This drama centers on Hank Chinaski, the fictional alter-ego of "Factotum" author Charles Bukowski, who wanders around Los Angeles, CA trying to live off jobs which don't interfere with his primary interest, which is writing. Along the way, he fends off the distractions offered by women, drinking and gambling.
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Self-declared aspiring writer Hank Chinaski has neither qualifications, ambition nor ethics. Any dead-end job he lands is soon lost through laziness or mischief. His relationship with fellow deadbeat Jan gets strained to crisis through her insecurity, so he even gives up betting on horses which brought in easy money. Written by
'A man or woman of all work' is indeed what Matt Dillon is in this out-there adaptation of Bukowski stories. Bent Hamer directs in this brilliant and quirky tale of a man who walks through life doing odd-jobs to fund his booze, gambling and womanising habits.
Henry Chinaski is made real by the always brilliant Matt Dillon. It really is no surprise that Hollywood's former pin-up embodies the part so well, as his perfected mix of sleaze and slack minded cool have made him the renowned actor he is. From 'Over the Edge' in 1979, the award winning 'Drugstore Cowboy' and his recent role as the scarred cop in 'Crash', Dillon really has the ability to expose man's flaws and run to a bar with them.
The film is spliced from various Bukowski writings and follows Chinaski (his alter-ego) around town as he drinks from job to job occasionally taking time to get fired and get laid. Lily Taylor and Marisa Tomei play two of Chinaski's bed-pals with equal sleaze and conviction.
This is not your usual movie in terms of subject matter and execution. It takes a Norwegian director, committed actors and a fantastic performance from Dillon to pull off a story that really is as much a Homage to Bukowski but also a bold attempt to deliver something different, a word not regularly accepted in today's Hollywood run industry. (Hence some of the finance coming from Japan).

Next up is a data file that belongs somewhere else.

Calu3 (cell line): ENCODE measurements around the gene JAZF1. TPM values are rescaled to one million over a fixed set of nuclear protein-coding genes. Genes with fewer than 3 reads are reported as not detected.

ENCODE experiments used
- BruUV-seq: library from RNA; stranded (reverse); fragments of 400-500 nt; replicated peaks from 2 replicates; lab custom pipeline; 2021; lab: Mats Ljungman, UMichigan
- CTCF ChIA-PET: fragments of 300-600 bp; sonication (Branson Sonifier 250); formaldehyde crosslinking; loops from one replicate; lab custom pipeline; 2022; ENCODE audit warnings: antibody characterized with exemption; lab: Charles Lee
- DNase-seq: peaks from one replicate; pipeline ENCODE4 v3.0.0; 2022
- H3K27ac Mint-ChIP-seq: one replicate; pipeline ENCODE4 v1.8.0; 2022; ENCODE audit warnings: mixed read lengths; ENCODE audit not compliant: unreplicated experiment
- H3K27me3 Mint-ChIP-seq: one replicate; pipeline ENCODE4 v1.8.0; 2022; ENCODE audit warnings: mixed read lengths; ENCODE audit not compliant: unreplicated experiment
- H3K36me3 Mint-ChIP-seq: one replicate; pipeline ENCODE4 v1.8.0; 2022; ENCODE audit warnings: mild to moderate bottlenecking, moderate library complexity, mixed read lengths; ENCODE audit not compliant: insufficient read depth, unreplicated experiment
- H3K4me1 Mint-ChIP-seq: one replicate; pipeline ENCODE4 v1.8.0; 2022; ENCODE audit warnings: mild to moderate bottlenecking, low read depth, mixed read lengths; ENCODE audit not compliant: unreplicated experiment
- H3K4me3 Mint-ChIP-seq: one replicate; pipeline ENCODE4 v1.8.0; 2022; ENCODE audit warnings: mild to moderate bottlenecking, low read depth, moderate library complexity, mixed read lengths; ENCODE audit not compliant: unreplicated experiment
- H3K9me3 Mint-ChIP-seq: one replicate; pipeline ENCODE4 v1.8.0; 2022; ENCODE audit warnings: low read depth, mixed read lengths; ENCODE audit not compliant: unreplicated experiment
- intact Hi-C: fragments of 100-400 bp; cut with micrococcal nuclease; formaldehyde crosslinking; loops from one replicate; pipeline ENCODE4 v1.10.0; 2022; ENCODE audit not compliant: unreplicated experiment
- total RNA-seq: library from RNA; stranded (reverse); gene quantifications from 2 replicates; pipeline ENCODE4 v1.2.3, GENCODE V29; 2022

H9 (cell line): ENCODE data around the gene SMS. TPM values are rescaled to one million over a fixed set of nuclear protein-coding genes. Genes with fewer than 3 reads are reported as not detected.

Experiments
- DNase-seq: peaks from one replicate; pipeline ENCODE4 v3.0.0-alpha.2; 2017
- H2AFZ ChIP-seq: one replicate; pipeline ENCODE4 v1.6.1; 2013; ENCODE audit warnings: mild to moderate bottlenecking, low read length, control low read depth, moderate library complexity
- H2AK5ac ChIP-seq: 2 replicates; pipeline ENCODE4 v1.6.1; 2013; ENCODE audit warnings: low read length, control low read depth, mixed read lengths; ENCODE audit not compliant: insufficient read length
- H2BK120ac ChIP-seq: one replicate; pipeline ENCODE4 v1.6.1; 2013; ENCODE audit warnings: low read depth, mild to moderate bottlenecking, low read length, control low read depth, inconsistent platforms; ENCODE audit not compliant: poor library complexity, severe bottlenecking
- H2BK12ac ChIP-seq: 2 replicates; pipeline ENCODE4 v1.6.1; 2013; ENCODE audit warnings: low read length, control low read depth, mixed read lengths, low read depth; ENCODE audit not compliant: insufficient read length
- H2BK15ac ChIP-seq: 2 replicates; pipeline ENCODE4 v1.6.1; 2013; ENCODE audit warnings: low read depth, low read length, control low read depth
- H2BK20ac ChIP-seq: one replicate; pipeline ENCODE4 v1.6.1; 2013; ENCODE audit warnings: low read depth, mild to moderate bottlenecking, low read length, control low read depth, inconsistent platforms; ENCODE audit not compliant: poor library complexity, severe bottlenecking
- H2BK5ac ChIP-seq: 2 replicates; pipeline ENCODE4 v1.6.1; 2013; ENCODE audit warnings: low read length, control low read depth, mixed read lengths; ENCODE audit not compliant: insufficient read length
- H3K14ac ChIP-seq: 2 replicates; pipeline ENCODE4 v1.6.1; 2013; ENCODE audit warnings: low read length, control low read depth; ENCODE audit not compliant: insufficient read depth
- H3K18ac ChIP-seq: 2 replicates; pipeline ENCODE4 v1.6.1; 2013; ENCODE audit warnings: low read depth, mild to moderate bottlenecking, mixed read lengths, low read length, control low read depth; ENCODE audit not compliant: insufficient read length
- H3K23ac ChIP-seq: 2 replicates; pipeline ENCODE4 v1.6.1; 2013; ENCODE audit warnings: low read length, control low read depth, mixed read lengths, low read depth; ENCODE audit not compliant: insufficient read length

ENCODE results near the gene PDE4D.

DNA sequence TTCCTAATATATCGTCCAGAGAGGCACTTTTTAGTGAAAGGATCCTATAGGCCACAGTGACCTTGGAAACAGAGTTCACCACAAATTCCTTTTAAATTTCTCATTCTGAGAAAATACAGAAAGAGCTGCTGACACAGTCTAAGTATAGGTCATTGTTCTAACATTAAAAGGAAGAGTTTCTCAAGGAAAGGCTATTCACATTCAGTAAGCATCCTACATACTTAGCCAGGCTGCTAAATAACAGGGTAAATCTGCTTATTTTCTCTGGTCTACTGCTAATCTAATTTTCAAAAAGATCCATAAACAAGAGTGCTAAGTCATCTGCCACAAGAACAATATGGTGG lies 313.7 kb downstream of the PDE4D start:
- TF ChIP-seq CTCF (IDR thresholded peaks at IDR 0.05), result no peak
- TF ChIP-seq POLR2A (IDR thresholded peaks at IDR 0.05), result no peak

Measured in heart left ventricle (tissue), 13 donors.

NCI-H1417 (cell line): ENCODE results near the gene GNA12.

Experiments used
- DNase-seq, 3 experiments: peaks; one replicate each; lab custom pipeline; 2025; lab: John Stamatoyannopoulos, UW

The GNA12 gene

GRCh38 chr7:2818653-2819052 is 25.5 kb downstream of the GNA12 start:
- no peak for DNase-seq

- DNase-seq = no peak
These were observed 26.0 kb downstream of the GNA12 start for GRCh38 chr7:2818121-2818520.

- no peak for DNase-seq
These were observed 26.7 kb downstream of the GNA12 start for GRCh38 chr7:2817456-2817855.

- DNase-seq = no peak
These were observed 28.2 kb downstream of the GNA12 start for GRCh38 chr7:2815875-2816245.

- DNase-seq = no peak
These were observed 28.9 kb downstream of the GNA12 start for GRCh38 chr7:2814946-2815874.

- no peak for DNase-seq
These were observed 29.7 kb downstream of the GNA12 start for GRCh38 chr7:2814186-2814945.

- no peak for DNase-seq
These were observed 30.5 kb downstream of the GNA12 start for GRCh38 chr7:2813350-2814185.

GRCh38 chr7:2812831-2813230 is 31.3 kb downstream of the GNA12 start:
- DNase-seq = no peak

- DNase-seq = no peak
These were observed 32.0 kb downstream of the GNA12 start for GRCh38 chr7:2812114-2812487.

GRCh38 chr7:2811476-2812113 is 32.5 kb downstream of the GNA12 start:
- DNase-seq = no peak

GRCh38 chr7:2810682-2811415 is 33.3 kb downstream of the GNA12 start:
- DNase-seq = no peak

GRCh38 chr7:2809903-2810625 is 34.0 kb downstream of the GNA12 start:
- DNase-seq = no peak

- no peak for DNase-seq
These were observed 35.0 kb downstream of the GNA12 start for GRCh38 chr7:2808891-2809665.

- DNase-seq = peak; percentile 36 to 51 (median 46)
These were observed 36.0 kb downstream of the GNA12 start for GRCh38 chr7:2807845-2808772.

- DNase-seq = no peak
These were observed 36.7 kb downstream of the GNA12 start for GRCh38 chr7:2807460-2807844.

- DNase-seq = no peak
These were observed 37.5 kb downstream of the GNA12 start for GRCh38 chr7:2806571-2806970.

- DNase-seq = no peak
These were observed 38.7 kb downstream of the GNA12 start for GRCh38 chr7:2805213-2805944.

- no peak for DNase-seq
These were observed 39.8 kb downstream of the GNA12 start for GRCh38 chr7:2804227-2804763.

From our introduction to Chinaski's routines of getting work and drinking; then losing work and drinking to watching what is essentially a horrible man (his treatment of woman, his lack of respect for anything) we are never really meant to like him. So why do we? It isn't just the looks or square jaw of the lead (Bukowski was the complete opposite) or his fantastic humorous charm but what lies beneath those eyes. Dillon has always been able to make the jerk likable. In this case, we do because he's funny and because we get a tiny glimpse of background reasoning why this man is so talented and yet so flawed. (The real Bukowski suffered a tough childhood and Chinaski's family is only referenced to in a hilarious scene of steak and ass- you'll see what I mean ).
Bent Hamer has accomplished a feat pretty standard in European film-making traditions- light comedy with black undertones outside of the rules of the usual three part formation. This tale could have started anywhere and ended anywhere in this man's life as the selling point it simply having Dillon on screen as this character- that is the story.
Bukowski was a genius who stuck to his loose morality with his back to society. It should be noted that he held down jobs for long periods, one for 12 years while doing what he did best, drinking and gambling but the only time he truly engaged was when he was observing for his writings, looking for funding i.e. work or needed a female drink buddy. He later had works published, hung around with Sean Penn (also considered for the role) and U2 dedicated a song to him.
The cast and crew have created a delightful fresh film that is both funny and dark. The performances are as authentic as ever with a mention going to Lily Taylor's career best performance. This film is a Jack of all trades and seems to have mastered a new one with the tone and atmosphere set perfectly to mirror the down and dirty LA Bukowski became part of.
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